She adds that whether the study is industry-funded or not, achieving conclusive findings from food studies is notoriously difficult. “It’s not like we can observe someone in a cage for three months to see what effect food has on their body. Even when participants keep a food diary, you don’t really know that it’s completely true,” she says.
Overall, Sasson says she still considers eggs to be a healthy food choice when eaten in moderation, ideally a few a week at most. This way you can reap the health benefits of egg yolks while also keeping any potential cholesterol risk at bay.
“There’s nothing wrong with eating eggs; the yolk is very healthy, but I would never give anyone the green light to eat a few every day. I encourage people to use one full egg and three whites. The white has no cholesterol, it’s very low in calories, and with the one yolk in there you can still have a nice, fluffy egg omelet.”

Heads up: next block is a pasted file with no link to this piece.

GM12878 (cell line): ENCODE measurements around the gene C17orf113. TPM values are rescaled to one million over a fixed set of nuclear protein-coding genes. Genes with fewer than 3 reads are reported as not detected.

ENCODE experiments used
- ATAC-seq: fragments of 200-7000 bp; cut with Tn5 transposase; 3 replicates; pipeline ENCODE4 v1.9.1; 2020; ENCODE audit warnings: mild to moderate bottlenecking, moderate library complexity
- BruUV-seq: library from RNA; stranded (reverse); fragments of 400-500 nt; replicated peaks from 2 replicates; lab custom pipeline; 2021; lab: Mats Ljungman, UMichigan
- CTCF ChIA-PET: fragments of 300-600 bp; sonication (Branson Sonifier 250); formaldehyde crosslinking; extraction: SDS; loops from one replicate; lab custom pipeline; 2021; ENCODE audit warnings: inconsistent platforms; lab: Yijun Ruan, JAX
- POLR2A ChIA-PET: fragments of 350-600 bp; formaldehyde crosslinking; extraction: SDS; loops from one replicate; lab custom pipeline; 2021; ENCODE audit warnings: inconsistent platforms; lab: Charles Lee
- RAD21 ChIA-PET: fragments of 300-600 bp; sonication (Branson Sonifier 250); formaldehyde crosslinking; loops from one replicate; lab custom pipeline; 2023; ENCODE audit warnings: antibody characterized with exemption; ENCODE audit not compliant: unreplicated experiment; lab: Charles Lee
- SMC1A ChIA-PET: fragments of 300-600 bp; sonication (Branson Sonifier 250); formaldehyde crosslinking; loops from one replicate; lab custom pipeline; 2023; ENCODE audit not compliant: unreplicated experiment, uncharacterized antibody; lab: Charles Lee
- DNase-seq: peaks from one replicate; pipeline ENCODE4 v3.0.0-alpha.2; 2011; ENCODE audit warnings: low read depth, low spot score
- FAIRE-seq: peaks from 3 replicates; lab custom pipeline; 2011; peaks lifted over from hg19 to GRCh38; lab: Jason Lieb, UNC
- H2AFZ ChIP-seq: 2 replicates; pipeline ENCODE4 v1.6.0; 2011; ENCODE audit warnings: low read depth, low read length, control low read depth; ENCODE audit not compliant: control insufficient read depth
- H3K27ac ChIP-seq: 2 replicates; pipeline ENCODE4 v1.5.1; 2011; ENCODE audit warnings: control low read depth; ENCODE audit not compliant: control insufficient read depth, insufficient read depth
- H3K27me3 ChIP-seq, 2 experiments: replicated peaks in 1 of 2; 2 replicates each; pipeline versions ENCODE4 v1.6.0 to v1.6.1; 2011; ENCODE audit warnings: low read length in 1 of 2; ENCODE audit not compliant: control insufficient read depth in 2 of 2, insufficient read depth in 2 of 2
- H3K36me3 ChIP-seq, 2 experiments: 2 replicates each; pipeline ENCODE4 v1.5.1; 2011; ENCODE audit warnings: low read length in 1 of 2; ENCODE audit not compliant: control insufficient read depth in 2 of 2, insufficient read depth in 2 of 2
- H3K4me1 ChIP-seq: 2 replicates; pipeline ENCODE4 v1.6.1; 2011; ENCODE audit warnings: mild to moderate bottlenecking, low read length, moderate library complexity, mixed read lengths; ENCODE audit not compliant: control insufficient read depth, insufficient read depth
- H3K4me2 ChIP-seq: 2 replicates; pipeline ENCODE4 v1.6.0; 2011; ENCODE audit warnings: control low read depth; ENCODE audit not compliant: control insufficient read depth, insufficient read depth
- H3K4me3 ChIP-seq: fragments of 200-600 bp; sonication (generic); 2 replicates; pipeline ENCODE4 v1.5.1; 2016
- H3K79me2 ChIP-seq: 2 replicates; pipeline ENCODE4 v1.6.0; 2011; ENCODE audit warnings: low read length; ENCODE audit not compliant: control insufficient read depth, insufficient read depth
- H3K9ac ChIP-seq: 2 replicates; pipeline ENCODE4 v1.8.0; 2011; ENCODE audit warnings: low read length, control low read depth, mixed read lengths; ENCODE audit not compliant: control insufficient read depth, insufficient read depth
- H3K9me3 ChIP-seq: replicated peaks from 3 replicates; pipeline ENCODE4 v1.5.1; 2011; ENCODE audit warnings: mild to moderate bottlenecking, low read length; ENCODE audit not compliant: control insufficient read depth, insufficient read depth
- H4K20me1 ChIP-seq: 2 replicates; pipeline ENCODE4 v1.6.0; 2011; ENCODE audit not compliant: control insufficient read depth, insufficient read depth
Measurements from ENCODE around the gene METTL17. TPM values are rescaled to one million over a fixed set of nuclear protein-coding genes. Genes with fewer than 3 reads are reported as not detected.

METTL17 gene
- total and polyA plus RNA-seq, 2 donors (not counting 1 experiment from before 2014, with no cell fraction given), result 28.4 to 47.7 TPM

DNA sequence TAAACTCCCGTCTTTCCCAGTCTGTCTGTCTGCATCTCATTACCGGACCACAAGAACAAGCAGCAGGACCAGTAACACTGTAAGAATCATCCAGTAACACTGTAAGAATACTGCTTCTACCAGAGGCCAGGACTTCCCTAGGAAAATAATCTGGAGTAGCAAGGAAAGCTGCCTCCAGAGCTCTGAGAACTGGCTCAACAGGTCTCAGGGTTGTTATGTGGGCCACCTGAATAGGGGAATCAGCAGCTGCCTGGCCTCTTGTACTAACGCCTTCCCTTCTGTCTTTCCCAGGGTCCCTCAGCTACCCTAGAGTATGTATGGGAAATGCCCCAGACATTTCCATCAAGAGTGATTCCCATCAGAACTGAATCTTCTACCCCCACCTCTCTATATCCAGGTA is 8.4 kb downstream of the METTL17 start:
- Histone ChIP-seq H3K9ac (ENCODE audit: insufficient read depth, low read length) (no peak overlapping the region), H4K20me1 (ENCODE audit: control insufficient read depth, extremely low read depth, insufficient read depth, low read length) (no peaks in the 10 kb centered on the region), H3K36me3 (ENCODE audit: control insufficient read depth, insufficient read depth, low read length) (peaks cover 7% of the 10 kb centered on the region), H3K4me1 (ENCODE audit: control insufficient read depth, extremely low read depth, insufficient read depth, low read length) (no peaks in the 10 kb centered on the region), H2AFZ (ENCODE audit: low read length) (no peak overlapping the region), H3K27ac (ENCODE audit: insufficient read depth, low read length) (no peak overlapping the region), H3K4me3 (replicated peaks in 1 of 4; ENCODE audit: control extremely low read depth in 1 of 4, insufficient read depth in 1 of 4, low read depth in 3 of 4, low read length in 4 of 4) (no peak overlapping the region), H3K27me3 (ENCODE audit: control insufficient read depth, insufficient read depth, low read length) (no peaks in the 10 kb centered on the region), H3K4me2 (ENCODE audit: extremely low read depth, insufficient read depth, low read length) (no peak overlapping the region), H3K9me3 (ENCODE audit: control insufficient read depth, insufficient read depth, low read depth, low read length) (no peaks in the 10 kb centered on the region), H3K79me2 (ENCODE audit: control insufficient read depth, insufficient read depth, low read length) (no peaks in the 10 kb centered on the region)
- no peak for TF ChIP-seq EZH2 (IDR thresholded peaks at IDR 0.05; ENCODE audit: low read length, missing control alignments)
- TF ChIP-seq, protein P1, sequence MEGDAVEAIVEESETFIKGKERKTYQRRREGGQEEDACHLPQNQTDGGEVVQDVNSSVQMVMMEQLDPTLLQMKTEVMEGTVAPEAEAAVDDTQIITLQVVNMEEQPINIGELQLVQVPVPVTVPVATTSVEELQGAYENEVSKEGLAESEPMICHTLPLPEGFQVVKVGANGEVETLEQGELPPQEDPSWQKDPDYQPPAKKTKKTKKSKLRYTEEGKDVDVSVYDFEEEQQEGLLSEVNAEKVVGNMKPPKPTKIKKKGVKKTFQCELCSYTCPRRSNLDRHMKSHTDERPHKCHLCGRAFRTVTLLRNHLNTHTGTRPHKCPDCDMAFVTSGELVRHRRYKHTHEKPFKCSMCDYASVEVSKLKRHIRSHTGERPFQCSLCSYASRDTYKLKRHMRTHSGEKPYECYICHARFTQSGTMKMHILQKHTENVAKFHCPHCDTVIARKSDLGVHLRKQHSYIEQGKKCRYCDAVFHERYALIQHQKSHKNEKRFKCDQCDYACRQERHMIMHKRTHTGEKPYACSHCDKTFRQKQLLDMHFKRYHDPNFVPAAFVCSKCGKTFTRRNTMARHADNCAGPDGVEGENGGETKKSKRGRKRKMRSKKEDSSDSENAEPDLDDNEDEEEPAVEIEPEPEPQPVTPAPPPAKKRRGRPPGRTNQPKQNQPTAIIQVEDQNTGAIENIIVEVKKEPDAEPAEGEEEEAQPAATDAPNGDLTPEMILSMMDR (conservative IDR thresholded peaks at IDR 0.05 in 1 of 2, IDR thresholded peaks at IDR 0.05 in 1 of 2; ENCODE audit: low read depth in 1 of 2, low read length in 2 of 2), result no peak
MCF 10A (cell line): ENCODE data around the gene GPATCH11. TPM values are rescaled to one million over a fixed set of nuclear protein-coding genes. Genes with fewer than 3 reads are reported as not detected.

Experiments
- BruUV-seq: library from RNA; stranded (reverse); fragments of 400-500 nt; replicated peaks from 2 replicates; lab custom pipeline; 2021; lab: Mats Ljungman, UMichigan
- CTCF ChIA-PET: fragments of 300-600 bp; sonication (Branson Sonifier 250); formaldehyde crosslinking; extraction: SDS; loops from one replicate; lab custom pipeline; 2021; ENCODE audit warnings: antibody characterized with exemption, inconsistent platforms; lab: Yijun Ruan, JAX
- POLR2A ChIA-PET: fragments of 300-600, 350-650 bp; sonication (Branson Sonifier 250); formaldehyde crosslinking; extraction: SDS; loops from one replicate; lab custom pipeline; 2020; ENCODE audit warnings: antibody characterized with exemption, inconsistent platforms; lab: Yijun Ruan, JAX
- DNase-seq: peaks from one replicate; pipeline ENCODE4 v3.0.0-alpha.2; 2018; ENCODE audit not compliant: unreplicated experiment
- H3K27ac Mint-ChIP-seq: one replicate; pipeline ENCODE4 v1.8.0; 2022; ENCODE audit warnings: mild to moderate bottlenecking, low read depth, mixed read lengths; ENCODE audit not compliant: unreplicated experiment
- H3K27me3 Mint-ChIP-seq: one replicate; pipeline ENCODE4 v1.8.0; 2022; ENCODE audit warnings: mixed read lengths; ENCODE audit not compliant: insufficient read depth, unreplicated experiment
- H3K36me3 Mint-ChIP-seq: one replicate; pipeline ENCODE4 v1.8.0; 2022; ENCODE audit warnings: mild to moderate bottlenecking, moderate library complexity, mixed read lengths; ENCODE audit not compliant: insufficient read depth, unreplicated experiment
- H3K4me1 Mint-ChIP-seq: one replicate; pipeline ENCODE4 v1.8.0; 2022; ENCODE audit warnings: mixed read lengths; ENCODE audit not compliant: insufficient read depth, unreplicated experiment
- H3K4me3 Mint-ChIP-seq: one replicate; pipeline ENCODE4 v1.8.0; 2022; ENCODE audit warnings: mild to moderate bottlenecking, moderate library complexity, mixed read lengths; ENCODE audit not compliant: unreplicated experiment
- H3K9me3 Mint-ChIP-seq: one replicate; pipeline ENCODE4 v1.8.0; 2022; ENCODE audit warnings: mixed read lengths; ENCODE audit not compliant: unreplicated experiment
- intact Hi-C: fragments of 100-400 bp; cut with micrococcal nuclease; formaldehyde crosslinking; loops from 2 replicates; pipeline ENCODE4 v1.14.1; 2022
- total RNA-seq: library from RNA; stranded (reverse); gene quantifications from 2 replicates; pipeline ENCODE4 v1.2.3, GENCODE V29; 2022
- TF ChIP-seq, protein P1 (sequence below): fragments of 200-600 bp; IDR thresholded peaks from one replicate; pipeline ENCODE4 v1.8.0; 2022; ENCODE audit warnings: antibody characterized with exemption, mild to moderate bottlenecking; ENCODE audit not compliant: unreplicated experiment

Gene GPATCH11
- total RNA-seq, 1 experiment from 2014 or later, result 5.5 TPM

That’s still a lot of healthy egg consumption. “Low to moderate consumption of three or four eggs a week doesn’t appear to have a major effect on blood cholesterol unless the person has high cholesterol or Type 2 diabetes,” Dr. Frank B. Hu, chairman of nutrition and epidemiology at the Harvard T.H. Chan School of Public Health told the New York Times in 2019.
“We should be eating real food—food that is as least processed as possible,” she says. “Ultimately, nutrition is a science that is relatively new. As we learn more, a lot of it is taken out of context. The bottom line is that as we come to new conclusions, we have to really be sure we’re questioning who is funding the studies.” At least Sasson and Barnard can both agree on that.